I wouldn’t call myself a devout fan of professional sports, even though I was a fair-weather fan of both the Boston Redsox and the New England Patriots for a few years. I would say that this day’s event would have occurred even if I was in New York City and could get a tour of Yankee Stadium.
One of the things I wanted to do during my vacation was visit and tour Lambeau Field, the home of the Green Bay Packers. There were two tours to choose from: The standard one-hour tour, which essentially takes you out to the field, takes you around the stadium, and through some of the offices. Then, there’s the Legendary Tour which takes you through all of the administrative offices, onto the field, through the tunnel, and gives you access to the executive suites.
I’d left the hotel around 11AM with a two-hour commute up I-43.
Upon arrival, I learned that there were multiple ways to get in, but the main gates were the most effective. When you enter through the main doors, you are greeted by a massive atrium, decorated as any stadium would be. I headed over to tours and purchased my ticket. I ended up with a ticket for the tour, a ticket for the Hall of Fame, an interactive card for Curly’s Pub, and a seat cushion with the “G” on the front.
While waiting, I decided to grab lunch at Curly’s. In doing so, I had a chat with a gentleman who gave me some recommendations on some local places to visit – another example of people in the midwest just striking up random conversation. The bartender learning that I was not from Wisconsin, tried to lure me in with cheese curds, a Wisconsin delicacy. When I declined, he tried to sweeten the deal by making them complimentary, but I wouldn’t budge.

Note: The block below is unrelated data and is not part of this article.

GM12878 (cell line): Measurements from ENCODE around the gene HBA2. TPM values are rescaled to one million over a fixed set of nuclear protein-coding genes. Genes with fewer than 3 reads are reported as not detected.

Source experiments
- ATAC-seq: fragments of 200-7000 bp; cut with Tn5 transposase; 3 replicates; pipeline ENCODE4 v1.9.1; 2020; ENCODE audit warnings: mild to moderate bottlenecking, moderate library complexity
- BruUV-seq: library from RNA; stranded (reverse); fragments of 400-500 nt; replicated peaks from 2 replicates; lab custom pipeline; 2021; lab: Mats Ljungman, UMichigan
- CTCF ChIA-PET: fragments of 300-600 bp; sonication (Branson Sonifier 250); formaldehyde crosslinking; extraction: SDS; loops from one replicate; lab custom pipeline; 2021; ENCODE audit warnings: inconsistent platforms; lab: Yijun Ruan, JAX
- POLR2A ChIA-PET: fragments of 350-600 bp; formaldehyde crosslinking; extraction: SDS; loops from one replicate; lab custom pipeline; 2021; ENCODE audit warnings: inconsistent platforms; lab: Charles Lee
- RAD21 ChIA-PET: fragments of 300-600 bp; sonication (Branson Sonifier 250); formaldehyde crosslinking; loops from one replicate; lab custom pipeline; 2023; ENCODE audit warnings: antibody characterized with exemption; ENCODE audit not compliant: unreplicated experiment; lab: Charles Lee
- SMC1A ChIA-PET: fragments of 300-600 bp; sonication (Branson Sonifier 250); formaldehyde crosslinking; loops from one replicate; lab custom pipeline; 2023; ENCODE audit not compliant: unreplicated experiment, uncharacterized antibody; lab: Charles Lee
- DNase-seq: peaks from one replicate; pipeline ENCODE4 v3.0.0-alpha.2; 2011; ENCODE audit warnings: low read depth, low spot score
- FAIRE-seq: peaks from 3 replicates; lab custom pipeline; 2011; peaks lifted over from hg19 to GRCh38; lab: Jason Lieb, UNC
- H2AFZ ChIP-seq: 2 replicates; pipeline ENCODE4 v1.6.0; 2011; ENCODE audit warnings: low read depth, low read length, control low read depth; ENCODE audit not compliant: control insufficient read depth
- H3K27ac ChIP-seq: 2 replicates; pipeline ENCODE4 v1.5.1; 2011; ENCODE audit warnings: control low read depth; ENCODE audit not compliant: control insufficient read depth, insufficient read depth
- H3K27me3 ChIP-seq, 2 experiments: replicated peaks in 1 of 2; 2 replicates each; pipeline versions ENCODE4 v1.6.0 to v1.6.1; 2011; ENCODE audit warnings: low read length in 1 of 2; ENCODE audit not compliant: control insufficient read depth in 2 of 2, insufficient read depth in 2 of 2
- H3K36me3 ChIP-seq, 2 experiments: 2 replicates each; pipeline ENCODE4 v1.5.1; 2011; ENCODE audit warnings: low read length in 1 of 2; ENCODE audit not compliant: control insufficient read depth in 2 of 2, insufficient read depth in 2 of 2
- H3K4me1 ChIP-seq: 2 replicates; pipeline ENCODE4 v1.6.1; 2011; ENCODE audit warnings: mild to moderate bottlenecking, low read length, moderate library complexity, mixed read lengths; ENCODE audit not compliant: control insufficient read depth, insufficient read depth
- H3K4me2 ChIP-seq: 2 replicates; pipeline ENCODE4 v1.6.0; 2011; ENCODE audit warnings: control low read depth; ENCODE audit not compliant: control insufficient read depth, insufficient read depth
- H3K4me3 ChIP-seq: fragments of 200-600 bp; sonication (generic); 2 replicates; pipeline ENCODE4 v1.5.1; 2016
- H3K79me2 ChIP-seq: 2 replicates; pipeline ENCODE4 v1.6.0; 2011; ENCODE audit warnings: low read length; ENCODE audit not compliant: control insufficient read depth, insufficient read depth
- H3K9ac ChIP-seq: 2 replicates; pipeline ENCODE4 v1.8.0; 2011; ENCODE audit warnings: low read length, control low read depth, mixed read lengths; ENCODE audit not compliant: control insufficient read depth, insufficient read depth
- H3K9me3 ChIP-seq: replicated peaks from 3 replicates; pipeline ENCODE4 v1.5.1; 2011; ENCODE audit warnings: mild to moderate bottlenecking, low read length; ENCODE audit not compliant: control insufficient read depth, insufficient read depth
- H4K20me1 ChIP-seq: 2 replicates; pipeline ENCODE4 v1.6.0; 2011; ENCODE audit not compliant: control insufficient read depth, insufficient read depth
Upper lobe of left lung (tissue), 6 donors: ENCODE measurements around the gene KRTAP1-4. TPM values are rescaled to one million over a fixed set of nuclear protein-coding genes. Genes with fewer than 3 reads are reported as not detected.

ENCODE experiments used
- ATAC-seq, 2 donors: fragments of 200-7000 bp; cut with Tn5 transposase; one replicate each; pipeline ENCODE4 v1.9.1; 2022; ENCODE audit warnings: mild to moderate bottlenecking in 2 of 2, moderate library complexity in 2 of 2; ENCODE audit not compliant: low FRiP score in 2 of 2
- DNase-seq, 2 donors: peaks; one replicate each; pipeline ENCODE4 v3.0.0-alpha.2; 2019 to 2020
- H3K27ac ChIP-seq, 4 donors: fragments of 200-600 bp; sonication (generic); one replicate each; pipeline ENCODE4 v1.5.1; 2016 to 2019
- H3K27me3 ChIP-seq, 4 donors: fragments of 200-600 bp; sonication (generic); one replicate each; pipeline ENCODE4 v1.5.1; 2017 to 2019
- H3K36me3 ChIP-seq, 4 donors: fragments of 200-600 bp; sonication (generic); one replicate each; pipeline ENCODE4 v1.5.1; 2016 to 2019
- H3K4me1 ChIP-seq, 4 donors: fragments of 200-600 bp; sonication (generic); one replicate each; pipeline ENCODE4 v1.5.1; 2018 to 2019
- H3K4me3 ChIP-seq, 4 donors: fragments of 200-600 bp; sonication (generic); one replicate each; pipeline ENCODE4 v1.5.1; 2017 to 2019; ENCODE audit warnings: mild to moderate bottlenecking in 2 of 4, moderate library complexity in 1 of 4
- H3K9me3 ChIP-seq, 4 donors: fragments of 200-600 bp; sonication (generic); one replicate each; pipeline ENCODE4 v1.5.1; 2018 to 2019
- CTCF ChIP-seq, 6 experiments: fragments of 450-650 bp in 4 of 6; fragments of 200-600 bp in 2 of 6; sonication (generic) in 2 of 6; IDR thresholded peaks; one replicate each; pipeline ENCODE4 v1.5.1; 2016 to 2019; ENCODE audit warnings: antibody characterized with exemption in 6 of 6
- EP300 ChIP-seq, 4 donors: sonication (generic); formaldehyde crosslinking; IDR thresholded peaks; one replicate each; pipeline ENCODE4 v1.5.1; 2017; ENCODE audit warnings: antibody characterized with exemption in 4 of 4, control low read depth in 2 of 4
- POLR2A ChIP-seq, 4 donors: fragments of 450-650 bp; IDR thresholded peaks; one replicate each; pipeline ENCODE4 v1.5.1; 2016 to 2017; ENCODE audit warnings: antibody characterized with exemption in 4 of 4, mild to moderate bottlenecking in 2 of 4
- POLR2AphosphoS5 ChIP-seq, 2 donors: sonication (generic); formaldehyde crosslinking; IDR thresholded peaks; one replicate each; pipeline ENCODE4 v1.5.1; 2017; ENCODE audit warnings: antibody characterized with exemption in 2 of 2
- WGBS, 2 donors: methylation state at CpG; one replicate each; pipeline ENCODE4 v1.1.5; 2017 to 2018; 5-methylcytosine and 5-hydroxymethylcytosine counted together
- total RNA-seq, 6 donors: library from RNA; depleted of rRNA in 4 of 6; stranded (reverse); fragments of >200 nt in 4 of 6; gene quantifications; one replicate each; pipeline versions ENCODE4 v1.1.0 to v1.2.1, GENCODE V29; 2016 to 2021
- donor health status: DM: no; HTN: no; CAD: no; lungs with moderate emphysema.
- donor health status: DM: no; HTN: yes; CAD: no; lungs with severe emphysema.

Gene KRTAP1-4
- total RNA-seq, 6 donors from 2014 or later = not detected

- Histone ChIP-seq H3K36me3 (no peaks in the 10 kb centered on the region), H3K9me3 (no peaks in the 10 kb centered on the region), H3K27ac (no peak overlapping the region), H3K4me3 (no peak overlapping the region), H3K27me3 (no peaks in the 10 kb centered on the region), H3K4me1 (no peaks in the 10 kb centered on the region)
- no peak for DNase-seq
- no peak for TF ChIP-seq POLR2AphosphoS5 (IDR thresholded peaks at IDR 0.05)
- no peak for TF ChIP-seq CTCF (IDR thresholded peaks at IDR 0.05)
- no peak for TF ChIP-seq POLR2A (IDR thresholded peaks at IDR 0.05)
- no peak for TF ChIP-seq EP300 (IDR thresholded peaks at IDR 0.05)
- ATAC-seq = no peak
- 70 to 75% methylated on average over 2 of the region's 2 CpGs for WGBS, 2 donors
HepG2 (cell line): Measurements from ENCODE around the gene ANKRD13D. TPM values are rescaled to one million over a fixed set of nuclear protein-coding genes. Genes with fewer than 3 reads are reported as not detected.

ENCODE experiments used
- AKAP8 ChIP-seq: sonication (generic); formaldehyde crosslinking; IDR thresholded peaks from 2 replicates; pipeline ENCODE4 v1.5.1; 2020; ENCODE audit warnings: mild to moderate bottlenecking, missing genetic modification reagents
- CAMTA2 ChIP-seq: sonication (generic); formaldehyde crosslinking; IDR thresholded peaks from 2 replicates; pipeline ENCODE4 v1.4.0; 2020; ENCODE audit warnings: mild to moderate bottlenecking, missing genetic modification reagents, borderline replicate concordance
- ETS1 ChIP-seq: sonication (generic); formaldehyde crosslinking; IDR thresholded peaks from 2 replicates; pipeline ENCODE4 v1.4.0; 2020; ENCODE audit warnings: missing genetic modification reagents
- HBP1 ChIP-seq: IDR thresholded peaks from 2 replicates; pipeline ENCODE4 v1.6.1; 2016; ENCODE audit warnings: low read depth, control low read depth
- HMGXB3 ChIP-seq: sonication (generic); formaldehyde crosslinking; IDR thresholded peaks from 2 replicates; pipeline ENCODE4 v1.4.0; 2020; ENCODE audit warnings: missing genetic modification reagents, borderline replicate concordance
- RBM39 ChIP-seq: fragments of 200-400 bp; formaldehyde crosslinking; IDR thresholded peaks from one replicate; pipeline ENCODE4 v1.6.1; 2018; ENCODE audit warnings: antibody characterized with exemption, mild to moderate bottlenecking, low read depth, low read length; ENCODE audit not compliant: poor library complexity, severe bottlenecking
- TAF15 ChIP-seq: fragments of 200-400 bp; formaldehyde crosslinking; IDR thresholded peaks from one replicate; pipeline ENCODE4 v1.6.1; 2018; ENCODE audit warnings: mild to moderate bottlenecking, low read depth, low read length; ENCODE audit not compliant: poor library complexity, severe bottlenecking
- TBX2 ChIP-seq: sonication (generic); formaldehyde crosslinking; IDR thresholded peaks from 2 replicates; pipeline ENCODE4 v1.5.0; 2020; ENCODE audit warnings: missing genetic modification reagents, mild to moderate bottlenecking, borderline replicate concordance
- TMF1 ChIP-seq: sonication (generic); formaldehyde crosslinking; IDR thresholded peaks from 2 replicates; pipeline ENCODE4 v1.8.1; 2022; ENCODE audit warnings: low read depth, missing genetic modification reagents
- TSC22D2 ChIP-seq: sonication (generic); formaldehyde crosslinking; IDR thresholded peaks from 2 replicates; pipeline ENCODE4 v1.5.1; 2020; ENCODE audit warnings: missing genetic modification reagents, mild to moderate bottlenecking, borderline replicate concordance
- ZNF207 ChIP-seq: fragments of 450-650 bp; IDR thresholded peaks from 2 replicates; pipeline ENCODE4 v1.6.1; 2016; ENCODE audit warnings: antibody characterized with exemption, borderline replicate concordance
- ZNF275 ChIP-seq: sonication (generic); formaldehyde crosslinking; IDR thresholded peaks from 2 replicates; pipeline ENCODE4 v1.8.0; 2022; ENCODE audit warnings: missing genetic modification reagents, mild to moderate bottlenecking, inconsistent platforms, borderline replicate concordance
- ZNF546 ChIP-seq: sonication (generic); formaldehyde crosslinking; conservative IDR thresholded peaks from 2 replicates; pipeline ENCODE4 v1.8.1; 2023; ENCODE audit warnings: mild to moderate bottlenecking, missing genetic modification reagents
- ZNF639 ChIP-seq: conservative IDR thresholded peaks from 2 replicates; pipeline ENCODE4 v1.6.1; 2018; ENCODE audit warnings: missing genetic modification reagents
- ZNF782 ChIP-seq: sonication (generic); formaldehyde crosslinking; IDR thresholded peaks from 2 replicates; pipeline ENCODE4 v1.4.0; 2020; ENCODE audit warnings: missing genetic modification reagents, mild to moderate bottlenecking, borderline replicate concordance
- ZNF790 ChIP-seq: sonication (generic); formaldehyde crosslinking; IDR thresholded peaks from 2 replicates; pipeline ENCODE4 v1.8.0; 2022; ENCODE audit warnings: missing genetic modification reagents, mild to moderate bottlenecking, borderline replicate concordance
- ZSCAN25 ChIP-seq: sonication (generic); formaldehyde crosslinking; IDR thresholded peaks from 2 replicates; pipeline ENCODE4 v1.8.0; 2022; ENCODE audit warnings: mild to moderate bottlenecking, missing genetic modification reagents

The tour was phenomenal and was made possible by a passionate tour guide who threw some humor into the mix, and shared a great back story, including sharing the story of how the Chicago Bears’ founder saved the Packers from demise. The tour wasn’t called ‘Legendary’ for nothing. Our tour guide covered just about every square foot of the stadium, including back offices, broadcast booths, VIP seating, and special rooms reserved for season ticket holders. In the course of this tour, I saw some parts of Lambeau that I will likely never see again. It was there I also learned that unlike other sports teams, the Packers are the only team whose fanbase are the owners, and that the only way to acquire season passes is to inherit them, or marry into a Packer family. As of 2016, there were more than 66,000 people on the waiting list.
Many of us had our pictures taken, standing on the outer part of the field.
After the tour, I checked out the Hall of Fame: A devoted Green Bay Packer fan could spend hours in there learning all there is to know about the team and what it has accomplished. Considering that I was only really interested out of curiosity, I took numerous pictures and a few videos, but didn’t stay much longer than thirty minutes.